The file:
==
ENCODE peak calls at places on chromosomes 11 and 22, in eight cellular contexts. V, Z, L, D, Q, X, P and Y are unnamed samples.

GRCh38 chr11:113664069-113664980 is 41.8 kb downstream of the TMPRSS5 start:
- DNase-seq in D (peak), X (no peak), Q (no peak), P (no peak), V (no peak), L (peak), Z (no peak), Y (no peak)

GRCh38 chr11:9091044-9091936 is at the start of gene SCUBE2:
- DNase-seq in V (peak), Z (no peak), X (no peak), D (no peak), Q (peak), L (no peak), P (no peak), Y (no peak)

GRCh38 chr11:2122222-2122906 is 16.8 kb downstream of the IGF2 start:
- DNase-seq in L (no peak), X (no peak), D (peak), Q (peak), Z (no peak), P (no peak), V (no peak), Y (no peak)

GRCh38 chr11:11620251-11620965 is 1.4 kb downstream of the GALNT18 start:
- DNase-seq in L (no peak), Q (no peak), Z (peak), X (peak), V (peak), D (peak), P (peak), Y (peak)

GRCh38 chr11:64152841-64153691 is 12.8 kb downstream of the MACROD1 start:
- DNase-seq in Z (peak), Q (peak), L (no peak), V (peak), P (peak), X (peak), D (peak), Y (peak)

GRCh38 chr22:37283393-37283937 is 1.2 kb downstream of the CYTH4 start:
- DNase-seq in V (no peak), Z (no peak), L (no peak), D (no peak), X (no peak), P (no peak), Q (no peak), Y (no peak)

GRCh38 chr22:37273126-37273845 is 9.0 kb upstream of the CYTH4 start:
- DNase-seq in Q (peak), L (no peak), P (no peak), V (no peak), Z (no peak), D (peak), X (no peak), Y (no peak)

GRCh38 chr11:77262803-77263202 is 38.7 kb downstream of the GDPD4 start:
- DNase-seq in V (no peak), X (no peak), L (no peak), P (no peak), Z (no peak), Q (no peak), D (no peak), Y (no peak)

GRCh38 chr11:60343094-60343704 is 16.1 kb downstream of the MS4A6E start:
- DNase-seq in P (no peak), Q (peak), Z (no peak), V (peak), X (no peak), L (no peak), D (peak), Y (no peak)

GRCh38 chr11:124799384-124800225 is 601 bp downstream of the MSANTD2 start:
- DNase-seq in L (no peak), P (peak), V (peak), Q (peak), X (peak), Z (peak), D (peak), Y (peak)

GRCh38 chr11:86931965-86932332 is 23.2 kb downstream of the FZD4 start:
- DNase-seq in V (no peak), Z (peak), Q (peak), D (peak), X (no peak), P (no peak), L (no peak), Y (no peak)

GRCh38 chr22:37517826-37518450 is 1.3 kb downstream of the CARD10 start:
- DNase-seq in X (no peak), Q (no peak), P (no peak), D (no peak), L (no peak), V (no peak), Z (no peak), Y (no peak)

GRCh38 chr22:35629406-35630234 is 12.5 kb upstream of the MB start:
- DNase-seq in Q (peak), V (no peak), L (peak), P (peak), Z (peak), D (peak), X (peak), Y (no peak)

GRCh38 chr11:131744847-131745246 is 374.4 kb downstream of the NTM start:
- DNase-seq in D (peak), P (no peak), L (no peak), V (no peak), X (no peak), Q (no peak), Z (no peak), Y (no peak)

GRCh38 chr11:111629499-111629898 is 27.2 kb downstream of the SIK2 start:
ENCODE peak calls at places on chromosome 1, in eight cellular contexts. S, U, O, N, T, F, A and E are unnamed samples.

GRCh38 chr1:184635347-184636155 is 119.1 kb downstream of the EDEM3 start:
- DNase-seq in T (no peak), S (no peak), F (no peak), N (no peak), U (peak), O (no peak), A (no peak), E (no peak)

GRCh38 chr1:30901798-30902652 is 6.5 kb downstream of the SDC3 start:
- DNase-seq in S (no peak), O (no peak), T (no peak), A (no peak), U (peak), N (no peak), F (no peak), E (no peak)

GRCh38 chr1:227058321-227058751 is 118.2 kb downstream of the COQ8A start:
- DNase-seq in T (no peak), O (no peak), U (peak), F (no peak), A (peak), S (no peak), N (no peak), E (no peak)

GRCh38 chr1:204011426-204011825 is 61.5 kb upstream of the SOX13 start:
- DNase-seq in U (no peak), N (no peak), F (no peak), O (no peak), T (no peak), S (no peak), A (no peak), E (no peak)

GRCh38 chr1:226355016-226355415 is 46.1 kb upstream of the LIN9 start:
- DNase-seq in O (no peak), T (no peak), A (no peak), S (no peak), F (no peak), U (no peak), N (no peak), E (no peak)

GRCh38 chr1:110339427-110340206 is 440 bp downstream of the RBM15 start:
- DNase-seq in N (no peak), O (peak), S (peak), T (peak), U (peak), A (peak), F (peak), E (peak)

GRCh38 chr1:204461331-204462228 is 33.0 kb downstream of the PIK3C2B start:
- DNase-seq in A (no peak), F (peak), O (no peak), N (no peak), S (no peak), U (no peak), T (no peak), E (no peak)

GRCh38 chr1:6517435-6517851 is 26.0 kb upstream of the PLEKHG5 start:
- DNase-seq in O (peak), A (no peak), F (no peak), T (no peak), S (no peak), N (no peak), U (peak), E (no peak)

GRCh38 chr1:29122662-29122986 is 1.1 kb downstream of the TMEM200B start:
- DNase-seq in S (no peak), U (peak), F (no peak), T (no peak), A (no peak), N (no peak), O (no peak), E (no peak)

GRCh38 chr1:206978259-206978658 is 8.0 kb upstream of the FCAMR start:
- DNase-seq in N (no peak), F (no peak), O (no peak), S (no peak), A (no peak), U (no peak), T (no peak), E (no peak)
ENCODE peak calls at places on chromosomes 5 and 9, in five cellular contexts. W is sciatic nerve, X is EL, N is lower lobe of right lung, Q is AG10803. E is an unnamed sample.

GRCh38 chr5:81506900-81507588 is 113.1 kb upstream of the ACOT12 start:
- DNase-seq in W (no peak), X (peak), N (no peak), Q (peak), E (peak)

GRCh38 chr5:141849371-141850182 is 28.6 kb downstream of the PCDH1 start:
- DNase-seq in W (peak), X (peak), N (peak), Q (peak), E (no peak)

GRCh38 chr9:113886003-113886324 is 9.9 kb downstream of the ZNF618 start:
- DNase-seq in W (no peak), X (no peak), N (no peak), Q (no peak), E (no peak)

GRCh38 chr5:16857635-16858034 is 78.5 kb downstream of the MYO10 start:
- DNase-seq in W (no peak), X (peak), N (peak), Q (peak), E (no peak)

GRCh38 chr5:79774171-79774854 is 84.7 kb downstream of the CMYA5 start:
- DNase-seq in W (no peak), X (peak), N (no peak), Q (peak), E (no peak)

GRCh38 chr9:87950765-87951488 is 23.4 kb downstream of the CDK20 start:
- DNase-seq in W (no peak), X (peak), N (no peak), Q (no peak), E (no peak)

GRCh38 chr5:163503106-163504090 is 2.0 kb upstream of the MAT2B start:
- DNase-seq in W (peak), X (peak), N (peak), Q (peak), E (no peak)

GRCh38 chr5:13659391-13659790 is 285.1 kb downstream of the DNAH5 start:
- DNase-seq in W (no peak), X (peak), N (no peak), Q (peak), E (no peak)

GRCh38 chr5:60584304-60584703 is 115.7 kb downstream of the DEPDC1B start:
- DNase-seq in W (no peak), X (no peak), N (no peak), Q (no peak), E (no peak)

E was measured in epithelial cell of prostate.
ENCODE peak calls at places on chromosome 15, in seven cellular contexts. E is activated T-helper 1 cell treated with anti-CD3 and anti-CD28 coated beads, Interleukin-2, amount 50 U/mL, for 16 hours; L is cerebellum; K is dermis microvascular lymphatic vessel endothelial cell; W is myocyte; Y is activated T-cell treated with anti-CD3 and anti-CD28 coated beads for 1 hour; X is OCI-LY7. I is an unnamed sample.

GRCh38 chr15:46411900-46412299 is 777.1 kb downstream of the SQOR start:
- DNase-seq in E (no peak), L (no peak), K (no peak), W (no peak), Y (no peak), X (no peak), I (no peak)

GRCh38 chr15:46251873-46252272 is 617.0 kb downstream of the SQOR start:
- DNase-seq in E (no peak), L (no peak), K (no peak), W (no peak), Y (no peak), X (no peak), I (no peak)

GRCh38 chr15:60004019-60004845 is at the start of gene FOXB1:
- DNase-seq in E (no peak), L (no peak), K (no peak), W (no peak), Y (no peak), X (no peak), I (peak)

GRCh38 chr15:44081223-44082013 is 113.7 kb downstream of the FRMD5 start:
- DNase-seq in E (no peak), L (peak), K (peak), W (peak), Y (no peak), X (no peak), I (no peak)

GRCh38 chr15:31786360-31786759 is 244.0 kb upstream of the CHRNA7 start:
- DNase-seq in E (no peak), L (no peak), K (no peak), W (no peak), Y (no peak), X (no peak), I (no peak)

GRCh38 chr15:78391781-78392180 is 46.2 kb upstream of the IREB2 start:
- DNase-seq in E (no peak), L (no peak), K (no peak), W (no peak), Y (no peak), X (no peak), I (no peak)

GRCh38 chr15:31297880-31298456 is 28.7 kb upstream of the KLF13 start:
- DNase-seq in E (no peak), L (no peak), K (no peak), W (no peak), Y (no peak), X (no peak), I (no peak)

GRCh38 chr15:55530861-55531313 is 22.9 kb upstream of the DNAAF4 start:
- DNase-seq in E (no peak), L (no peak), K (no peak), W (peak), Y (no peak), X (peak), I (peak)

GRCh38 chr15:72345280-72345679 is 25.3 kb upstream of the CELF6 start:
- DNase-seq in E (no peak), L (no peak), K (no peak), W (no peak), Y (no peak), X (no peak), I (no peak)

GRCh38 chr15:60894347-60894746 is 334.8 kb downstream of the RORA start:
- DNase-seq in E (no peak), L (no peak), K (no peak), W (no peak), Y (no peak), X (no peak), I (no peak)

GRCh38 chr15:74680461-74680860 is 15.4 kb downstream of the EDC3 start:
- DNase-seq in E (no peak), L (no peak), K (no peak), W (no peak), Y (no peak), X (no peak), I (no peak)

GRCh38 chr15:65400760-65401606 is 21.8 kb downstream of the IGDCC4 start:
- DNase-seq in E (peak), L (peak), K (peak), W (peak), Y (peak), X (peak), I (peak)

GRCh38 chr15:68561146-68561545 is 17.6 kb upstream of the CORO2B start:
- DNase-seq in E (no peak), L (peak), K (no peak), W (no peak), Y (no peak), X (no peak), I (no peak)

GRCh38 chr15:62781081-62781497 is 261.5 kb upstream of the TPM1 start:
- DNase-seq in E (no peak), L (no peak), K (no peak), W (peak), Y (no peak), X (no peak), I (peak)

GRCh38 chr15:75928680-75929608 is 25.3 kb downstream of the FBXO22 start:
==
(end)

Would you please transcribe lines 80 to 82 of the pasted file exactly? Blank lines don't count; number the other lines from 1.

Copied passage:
- DNase-seq in E (no peak), L (peak), K (peak), W (peak), Y (no peak), X (no peak), I (no peak)

GRCh38 chr15:31786360-31786759 is 244.0 kb upstream of the CHRNA7 start:
- DNase-seq in E (no peak), L (no peak), K (no peak), W (no peak), Y (no peak), X (no peak), I (no peak)